Consider a table of \(m\times n\) cells, which are colored by four colors Azure, Coral, Green, and Taupe. The only condition for it to be *nice* is that every subtable of \(2\times 2\) has 4 distinct colors. (1)

Given a colored table, we need to re-color it so that it satisfies the condition above. What is the minimum number of cells that need to be re-colored? Read the problem statement.

We need to prove the following theorem:

**Theorem.** Such a table satisfying (1) has:

- every row has two alternate colors, or
- every column has two alternate colors

**Proof**

It is obvious that every row or column cannot have only one colors. We will prove that if a column of the nice table contains at least 3 different colors, then every row contains only 2 colors.

Suppose that column \(j\) has at least 3 different colors. We can find \(i\) such that the colors of \(a[i][j]\) (i-th row, j-th column), \(a[i-1][j]\), and \(a[i+1][j]\) are pairwise different. Consider a column that is two columns away from \(j\). Without loss of generosity, let it be the column \(j+2\). Since \(a\) is a nice table, \(\{a[i][j], a[i-1][j], a[i][j+1], a[i-1][j+1]\}\) forms a full set of colors ACGT, and so is \(\{a[i][j+1], a[i-1][j+1], a[i][j+2], a[i-1][j+2]\}\).

That implies \(\{a[i][j], a[i-1][j]\} = \{a[i][j+2], a[i-1][j+2]\}\). Similarly we can show that \(\{a[i][j], a[i+1][j]\} = \{a[i][j+2], a[i+1][j+2]\}\). The two equalities give us \(a[i-1][j] = a[i-1][j+2], a[i][j] = a[i][j+2],\) and \(a[i+1][j] = a[i+1][j+2]\).

Until now, we’ve discovered that if there are three consecutive cells with different colors on column \(j\), then the corresponding cells on column \(j+2\) will have the same color in that order. Using induction we can prove that the corresponding cells on any column \(k\equiv j\ (\mod 2)\) will have the same color in that order.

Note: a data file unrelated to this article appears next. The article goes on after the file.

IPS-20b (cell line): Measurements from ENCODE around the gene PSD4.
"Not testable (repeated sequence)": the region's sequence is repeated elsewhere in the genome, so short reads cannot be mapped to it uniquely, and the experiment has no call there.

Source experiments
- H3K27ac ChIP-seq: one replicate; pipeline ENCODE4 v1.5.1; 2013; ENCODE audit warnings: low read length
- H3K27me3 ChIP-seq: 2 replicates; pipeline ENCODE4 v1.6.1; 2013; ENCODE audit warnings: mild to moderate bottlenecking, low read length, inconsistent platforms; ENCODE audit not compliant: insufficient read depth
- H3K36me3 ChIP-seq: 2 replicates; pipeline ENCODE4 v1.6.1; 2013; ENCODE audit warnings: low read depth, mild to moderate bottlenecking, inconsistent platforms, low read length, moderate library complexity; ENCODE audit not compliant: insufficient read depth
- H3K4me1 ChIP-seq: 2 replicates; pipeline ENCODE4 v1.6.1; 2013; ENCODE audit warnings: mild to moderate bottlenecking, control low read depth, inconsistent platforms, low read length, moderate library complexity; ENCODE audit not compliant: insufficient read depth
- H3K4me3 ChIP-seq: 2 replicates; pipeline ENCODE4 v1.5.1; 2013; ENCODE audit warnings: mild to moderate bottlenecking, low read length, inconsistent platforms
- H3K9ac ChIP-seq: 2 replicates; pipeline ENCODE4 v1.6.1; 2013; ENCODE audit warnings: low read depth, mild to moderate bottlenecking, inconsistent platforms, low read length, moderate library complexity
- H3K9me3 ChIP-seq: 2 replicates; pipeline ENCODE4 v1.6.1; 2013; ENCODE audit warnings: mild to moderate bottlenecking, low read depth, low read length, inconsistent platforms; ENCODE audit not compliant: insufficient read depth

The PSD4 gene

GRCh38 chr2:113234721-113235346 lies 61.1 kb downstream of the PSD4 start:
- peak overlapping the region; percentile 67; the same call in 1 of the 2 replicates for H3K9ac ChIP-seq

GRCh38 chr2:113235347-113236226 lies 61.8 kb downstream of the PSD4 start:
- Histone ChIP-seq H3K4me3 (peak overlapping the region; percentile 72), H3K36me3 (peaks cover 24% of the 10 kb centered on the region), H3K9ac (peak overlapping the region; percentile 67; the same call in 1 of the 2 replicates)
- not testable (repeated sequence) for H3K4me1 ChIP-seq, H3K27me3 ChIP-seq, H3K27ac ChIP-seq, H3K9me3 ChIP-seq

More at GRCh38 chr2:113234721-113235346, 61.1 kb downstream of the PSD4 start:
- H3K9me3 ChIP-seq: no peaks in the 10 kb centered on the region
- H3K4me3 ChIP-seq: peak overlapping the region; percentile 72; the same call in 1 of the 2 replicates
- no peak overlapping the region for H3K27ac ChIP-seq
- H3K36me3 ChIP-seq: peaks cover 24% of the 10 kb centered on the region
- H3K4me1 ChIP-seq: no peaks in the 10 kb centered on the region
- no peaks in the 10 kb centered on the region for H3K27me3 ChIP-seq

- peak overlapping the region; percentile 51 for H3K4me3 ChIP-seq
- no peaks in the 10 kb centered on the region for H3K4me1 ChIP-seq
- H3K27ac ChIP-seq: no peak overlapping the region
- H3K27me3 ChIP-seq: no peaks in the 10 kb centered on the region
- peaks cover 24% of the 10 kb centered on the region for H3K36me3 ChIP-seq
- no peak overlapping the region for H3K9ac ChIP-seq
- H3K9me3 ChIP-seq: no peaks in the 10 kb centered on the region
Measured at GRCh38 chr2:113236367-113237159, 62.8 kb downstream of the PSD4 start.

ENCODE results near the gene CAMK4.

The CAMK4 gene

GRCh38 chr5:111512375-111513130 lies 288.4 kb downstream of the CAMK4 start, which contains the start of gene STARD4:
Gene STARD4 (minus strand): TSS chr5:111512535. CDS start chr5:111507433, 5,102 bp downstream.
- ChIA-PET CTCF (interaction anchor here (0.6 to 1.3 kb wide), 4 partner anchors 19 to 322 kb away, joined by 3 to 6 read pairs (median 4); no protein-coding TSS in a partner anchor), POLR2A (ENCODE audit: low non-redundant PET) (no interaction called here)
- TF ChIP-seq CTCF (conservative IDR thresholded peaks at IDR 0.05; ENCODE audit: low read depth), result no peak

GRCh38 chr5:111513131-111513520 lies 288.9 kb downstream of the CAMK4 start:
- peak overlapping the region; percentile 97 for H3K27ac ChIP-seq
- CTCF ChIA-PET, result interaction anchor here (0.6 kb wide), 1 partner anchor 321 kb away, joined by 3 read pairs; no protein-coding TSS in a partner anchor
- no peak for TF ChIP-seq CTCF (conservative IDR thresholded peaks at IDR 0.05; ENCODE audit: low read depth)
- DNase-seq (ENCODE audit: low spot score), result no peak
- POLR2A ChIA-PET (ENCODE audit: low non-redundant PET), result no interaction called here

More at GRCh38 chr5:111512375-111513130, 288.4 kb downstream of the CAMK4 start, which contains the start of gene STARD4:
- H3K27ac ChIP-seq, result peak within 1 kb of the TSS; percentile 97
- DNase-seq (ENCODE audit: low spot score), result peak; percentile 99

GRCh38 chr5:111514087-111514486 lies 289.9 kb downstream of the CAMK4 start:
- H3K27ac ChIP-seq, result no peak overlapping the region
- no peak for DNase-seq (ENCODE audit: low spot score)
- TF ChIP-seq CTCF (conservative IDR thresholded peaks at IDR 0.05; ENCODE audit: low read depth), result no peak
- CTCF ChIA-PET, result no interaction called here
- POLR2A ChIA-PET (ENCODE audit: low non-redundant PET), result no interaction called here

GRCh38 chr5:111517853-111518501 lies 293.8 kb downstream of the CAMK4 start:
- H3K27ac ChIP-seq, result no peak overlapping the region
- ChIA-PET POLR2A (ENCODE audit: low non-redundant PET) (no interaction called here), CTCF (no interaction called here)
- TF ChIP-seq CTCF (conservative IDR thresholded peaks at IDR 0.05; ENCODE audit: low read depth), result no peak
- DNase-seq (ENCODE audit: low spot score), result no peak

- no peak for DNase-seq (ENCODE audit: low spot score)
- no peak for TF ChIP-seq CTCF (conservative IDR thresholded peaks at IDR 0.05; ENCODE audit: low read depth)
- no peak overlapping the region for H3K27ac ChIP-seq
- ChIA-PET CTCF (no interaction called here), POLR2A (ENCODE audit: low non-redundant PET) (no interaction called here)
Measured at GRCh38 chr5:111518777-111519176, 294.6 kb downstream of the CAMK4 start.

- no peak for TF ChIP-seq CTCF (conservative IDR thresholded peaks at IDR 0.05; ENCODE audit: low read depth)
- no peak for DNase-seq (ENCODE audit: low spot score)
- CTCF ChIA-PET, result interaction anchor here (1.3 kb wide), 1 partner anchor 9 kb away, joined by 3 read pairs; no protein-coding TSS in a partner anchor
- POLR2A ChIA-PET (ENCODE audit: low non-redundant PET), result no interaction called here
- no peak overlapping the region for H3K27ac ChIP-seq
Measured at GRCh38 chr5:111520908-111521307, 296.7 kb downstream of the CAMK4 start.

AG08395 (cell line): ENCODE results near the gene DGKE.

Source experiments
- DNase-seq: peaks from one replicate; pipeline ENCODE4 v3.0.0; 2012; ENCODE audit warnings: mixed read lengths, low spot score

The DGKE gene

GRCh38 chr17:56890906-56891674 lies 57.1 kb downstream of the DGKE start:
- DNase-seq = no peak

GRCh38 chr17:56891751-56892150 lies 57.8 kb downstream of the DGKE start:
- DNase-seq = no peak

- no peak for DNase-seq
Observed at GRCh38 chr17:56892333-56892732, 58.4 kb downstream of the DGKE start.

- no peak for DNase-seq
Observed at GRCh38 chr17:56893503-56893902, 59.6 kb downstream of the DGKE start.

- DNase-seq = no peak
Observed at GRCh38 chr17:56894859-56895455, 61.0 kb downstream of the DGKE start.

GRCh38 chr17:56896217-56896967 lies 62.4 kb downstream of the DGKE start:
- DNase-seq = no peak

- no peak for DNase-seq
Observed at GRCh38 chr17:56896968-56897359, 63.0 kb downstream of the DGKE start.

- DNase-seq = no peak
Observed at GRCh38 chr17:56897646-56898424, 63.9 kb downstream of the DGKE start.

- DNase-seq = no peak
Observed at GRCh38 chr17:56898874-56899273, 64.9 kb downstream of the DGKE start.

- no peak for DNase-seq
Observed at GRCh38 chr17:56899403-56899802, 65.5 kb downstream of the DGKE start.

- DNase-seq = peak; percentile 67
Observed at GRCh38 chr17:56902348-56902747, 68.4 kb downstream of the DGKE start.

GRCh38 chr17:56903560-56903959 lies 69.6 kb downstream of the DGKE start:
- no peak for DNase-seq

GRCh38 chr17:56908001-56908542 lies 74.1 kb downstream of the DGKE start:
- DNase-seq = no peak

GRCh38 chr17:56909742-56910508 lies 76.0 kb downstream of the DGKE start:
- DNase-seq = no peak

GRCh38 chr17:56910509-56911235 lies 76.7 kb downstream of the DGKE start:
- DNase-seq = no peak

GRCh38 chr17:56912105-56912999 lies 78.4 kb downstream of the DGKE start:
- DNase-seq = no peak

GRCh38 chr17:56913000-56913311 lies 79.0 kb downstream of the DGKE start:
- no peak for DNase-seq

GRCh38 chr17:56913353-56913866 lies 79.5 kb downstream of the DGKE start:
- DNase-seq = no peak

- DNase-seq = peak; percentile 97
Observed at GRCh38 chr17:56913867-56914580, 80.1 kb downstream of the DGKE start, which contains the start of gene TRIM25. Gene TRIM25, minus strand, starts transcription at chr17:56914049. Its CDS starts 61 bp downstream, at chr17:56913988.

Furthermore, there is *only one* way to color three cells between column \(j\) and \(j+2\). This implies that we can figure out the color of the whole row \(i-1\), \(i\), and \(i+1\).

We observe that in a nice table, if one row has two alternating colors, say A and C, then the nearby row also has two alternating colors (G and T), and all other rows also have two alternating colors (A-C or G-T). (QED)

A similar proof can be done to show the rest of the theorem.

**Algorithm**

Let \(a\) be the nice table deduced from the given table through the minimum number of recoloring steps.

We shall check two cases: \(a\) has rows of alternating colors, or \(a\) has columns of alternating colors. Whichever has smaller amount of differences from the given table will be chosen.

If \(a\) has rows of alternating colors, we select two colors for the first row, say X and Y, then the other two colors (say Z and W) will present in the second row, and the third row will have X and Y again, and so on.

But should the row begin with “XYXY…” or “YXYX…”? Greedily speaking, we should choose the pattern that minimize the number of differences, because our decision of which pattern to use on this row doesn’t affect other rows. We try all cases of X and Y, then continue with the case of columns of alternating colors, to select the best table.

See my solution in C++.